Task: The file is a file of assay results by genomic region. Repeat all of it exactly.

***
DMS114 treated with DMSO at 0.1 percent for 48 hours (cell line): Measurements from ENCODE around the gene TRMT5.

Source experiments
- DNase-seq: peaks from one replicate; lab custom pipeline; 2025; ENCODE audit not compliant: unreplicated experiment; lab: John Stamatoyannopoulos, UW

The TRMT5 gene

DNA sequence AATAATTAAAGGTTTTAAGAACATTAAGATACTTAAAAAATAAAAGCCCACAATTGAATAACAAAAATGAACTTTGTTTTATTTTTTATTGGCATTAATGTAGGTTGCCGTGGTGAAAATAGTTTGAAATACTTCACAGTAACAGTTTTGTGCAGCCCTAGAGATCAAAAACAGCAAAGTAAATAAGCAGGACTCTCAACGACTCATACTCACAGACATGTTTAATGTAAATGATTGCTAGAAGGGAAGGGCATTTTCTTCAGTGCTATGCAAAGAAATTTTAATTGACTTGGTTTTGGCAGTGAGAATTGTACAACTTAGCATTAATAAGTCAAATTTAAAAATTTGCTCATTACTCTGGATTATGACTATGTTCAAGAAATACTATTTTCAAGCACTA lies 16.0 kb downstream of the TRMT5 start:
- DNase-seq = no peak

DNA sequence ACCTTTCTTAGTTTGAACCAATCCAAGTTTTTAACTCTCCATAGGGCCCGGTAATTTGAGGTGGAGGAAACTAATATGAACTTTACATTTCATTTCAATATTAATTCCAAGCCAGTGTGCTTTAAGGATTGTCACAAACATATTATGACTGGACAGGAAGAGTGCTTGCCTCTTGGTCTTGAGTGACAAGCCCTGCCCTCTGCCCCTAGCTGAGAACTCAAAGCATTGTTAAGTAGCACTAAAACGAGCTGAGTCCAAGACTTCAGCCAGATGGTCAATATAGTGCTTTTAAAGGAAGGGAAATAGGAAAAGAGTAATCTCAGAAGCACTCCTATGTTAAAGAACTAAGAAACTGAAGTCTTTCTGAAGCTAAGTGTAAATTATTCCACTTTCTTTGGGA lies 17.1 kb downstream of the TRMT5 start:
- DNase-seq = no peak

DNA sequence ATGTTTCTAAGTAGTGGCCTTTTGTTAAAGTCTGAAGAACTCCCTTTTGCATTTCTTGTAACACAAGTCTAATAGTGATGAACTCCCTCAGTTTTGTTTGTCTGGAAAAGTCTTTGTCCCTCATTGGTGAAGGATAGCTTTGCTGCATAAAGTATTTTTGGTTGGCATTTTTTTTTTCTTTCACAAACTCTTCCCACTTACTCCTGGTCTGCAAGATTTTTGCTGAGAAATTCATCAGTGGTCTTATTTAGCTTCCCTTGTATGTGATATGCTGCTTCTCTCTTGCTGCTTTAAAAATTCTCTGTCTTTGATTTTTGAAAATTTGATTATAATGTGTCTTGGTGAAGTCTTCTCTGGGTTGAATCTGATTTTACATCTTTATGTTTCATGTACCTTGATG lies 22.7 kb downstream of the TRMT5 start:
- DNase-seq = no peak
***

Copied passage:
DMS114 treated with DMSO at 0.1 percent for 48 hours (cell line): Measurements from ENCODE around the gene TRMT5.

Source experiments
- DNase-seq: peaks from one replicate; lab custom pipeline; 2025; ENCODE audit not compliant: unreplicated experiment; lab: John Stamatoyannopoulos, UW

The TRMT5 gene

DNA sequence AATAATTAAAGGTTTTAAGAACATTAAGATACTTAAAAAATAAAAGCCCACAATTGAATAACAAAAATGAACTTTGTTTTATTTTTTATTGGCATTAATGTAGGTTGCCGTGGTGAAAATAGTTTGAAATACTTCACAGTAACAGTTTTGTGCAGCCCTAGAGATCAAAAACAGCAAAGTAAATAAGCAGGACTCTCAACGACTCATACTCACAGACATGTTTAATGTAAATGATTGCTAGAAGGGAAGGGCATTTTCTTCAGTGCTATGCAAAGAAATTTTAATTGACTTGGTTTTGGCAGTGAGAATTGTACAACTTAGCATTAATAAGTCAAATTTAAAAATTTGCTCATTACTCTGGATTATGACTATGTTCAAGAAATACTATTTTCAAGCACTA lies 16.0 kb downstream of the TRMT5 start:
- DNase-seq = no peak

DNA sequence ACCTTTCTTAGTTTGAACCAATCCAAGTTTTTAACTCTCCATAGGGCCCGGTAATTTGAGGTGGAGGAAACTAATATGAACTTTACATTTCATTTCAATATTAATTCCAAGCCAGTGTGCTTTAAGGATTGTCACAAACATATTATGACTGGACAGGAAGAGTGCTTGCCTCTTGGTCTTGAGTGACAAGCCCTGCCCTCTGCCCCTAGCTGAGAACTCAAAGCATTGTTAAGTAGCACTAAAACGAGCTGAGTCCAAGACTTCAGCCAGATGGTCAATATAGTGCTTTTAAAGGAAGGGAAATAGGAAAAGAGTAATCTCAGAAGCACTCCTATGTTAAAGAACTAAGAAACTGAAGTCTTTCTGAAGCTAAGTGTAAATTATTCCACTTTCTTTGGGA lies 17.1 kb downstream of the TRMT5 start:
- DNase-seq = no peak

DNA sequence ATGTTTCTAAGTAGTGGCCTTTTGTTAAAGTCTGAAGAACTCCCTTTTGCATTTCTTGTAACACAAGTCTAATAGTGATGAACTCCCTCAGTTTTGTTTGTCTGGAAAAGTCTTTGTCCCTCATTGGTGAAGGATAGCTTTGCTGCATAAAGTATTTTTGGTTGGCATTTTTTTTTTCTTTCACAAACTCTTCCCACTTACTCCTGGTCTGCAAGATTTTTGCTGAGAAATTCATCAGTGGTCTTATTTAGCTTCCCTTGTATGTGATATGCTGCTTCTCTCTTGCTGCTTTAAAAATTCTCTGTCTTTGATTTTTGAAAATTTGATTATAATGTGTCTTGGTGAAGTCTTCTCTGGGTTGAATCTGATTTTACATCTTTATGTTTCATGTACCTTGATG lies 22.7 kb downstream of the TRMT5 start:
- DNase-seq = no peak